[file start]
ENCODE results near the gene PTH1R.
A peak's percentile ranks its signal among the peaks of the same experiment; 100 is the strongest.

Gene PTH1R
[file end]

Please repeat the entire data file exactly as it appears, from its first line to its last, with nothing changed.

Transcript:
ENCODE results near the gene PTH1R.
A peak's percentile ranks its signal among the peaks of the same experiment; 100 is the strongest.

Gene PTH1R